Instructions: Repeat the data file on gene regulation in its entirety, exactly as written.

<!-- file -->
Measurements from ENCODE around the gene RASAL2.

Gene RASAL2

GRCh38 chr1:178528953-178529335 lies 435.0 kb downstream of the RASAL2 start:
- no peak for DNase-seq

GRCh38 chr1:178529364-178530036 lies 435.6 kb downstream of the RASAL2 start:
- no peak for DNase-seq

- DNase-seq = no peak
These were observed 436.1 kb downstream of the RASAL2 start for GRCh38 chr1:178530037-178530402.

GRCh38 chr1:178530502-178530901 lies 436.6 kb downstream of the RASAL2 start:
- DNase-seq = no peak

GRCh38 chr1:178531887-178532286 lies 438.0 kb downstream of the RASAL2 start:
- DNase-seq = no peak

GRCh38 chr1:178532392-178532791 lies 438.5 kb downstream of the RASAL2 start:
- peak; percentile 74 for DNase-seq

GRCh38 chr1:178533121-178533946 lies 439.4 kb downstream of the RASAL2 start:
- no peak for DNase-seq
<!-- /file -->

Measurements from ENCODE around the gene RASAL2.

Gene RASAL2

GRCh38 chr1:178528953-178529335 lies 435.0 kb downstream of the RASAL2 start:
- no peak for DNase-seq

GRCh38 chr1:178529364-178530036 lies 435.6 kb downstream of the RASAL2 start:
- no peak for DNase-seq

- DNase-seq = no peak
These were observed 436.1 kb downstream of the RASAL2 start for GRCh38 chr1:178530037-178530402.

GRCh38 chr1:178530502-178530901 lies 436.6 kb downstream of the RASAL2 start:
- DNase-seq = no peak

GRCh38 chr1:178531887-178532286 lies 438.0 kb downstream of the RASAL2 start:
- DNase-seq = no peak

GRCh38 chr1:178532392-178532791 lies 438.5 kb downstream of the RASAL2 start:
- peak; percentile 74 for DNase-seq

GRCh38 chr1:178533121-178533946 lies 439.4 kb downstream of the RASAL2 start:
- no peak for DNase-seq